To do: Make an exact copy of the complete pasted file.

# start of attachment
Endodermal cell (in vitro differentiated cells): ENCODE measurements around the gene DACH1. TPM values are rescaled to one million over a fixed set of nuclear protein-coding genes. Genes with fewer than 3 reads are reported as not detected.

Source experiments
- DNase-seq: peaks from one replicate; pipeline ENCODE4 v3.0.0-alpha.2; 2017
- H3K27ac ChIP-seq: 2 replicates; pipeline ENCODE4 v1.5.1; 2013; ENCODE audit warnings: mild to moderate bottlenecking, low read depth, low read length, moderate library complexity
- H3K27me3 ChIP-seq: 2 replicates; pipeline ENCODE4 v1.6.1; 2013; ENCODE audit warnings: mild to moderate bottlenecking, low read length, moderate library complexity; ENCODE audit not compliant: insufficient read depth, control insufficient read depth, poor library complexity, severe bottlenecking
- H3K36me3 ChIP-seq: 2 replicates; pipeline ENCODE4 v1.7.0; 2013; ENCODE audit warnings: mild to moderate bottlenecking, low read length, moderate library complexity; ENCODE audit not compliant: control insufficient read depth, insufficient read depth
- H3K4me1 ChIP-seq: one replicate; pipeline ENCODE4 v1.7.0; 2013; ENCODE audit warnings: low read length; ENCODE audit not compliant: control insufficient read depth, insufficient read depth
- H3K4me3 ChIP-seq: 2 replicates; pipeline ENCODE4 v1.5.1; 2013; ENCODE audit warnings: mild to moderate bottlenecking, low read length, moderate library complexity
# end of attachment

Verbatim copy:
Endodermal cell (in vitro differentiated cells): ENCODE measurements around the gene DACH1. TPM values are rescaled to one million over a fixed set of nuclear protein-coding genes. Genes with fewer than 3 reads are reported as not detected.

Source experiments
- DNase-seq: peaks from one replicate; pipeline ENCODE4 v3.0.0-alpha.2; 2017
- H3K27ac ChIP-seq: 2 replicates; pipeline ENCODE4 v1.5.1; 2013; ENCODE audit warnings: mild to moderate bottlenecking, low read depth, low read length, moderate library complexity
- H3K27me3 ChIP-seq: 2 replicates; pipeline ENCODE4 v1.6.1; 2013; ENCODE audit warnings: mild to moderate bottlenecking, low read length, moderate library complexity; ENCODE audit not compliant: insufficient read depth, control insufficient read depth, poor library complexity, severe bottlenecking
- H3K36me3 ChIP-seq: 2 replicates; pipeline ENCODE4 v1.7.0; 2013; ENCODE audit warnings: mild to moderate bottlenecking, low read length, moderate library complexity; ENCODE audit not compliant: control insufficient read depth, insufficient read depth
- H3K4me1 ChIP-seq: one replicate; pipeline ENCODE4 v1.7.0; 2013; ENCODE audit warnings: low read length; ENCODE audit not compliant: control insufficient read depth, insufficient read depth
- H3K4me3 ChIP-seq: 2 replicates; pipeline ENCODE4 v1.5.1; 2013; ENCODE audit warnings: mild to moderate bottlenecking, low read length, moderate library complexity